In 1990, housing advocate Andrew Cuomo joined Westchester County Executive Andy O’Rourke and Greenburgh Town Supervisor Tony Veteran to sign the agreement that built the WestHELP housing complex, and gave the town the right to rent the apartments for 30 years after the homeless complex was closed.
Twenty-two years later, Cuomo is New York’s governor, and Greenburgh Supervisor Paul Feiner wants the Cuomo administration to assure the town it would receive $500,000 a year for 20 years, to allow Ferncliff Manor to demolish the apartments and build a residential campus for severely developmentally disabled children.
Democrat Feiner has allied himself with Republican County Executive Rob Astorino to raze the apartments. Astorino’s proposed lease with Ferncliff said the county payment will depend on how much the state will authorize in its reimbursement rate.
“We want to get assurances for the state that they will come through with the $500,000,” Feiner said in a phone interview Tuesday afternoon. “I’m trying to get a phone call with the state, so we are just not hearing it from Ferncliff. There still are a number of ifs.”
Feiner’s remarks followed a Town Board meeting Tuesday morning with Ferncliff and several affordable-housing managers and developers, who had responded to Greenburgh’s request for proposals to operate the site. It has remained vacant for a year, since the county turned over the apartments to the town. Feiner has focused since then on tearing down the county’s apartments so Ferncliff could build its campus.
The decision comes as the town of Greenburgh has struggled to meet its allocation of affordable housing under the Westchester Affordable Housing Allocation Plan, enacted by the Housing Opportunity Commission in 2004. It set a goal of 701 units in Greenburgh by 2015. So far the town has created 209 units, which is 492 short of the goal.
Demolishing 108 units of affordable housing would not help to attain that goal. Feiner told me Tuesday his latest plan to expand affordable housing in Greenburgh would start with the demolition of senior housing apartments owned by the Greenburgh Housing Authority on Manhattan Avenue. In its place would rise a building with up to 80 affordable units for seniors, he said.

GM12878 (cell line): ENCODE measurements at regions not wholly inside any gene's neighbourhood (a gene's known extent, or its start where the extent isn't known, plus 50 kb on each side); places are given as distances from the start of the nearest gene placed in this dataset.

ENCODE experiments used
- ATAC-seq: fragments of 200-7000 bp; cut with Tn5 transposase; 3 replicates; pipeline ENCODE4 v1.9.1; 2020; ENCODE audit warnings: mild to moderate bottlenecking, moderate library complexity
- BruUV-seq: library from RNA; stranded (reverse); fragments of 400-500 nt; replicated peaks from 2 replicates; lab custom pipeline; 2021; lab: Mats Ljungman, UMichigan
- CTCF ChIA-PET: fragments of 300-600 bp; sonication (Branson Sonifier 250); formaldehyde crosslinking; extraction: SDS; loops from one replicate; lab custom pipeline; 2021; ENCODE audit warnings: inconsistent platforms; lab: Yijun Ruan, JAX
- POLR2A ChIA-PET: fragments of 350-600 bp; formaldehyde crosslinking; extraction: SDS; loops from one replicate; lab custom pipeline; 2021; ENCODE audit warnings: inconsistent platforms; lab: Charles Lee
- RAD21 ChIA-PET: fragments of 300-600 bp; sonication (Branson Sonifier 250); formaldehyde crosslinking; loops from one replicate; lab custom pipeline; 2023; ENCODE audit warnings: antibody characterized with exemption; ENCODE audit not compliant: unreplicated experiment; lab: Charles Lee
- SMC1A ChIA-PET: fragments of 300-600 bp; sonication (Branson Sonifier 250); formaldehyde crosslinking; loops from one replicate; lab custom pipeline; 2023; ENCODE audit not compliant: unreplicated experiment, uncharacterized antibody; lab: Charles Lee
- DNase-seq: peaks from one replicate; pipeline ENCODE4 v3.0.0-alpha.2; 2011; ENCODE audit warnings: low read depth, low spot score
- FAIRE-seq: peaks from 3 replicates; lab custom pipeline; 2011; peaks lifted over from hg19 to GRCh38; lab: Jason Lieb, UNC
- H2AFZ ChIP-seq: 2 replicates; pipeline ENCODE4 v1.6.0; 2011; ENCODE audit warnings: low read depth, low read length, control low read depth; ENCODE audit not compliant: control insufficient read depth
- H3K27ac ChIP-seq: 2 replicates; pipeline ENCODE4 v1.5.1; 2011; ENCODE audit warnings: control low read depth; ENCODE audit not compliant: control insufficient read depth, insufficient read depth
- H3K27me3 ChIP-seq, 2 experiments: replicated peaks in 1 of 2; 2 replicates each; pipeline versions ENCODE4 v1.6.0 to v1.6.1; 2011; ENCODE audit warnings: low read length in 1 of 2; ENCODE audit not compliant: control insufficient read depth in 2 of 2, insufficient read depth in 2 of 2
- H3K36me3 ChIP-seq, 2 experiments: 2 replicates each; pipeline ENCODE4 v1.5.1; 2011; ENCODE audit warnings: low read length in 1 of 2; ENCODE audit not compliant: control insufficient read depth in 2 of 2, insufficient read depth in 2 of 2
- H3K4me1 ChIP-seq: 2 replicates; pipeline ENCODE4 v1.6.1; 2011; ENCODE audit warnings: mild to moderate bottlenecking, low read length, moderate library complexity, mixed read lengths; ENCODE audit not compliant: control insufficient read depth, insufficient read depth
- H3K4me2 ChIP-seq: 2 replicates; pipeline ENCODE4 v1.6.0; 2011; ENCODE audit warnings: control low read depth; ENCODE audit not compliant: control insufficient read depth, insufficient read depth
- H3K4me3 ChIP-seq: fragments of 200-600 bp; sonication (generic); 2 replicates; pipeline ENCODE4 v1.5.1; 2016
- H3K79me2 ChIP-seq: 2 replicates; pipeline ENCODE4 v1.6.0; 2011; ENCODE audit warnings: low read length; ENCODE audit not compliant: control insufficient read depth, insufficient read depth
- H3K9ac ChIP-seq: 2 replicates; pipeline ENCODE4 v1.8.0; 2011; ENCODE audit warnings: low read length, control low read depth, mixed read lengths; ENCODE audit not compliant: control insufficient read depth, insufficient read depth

Current tenants would be temporarily relocated during the construction phase, he said.
“It would be noncontroversial,” Feiner said. “It would be a real win.”
Edgemont civic leader Bob Bernstein said Feiner is the doing the bidding of anti-housing forces in the Mayfair Knollwood neighborhood, who fought Cuomo in 1990, and would like to see the housing torn down.
“This is not about the developmentally disabled,” Bernstein said. ” It’s about getting rid of housing for people they don’t like.”
At the meeting Tuesday, there was a bidding war Tuesday by affordable housing builders to redevelop the WestHELP site.
Harborview Properties of Larchmont wants to create a mix of studios, one-bedroom and two-bedroom apartments, with 40 percent for low-income, 40 percent for moderate income and 20 percent for seniors. Its original proposal called for an escalating rent to the town, from $125,000 at the start to $180,000 a year in years 26 to 30.
On Tuesday, Harborview increased its proposed payment to $360,000, which was $10,000 a year more than what had been proposed by Community Housing Innovations. CHI, the White Plains-based nonprofit, would create 108 affordable one-bedroom apartments, with a preference for seniors. It would also make the community center available to local nonprofit groups. CHI will borrow $3 million privately to update the apartments, at a cost of about $30,000 a unit.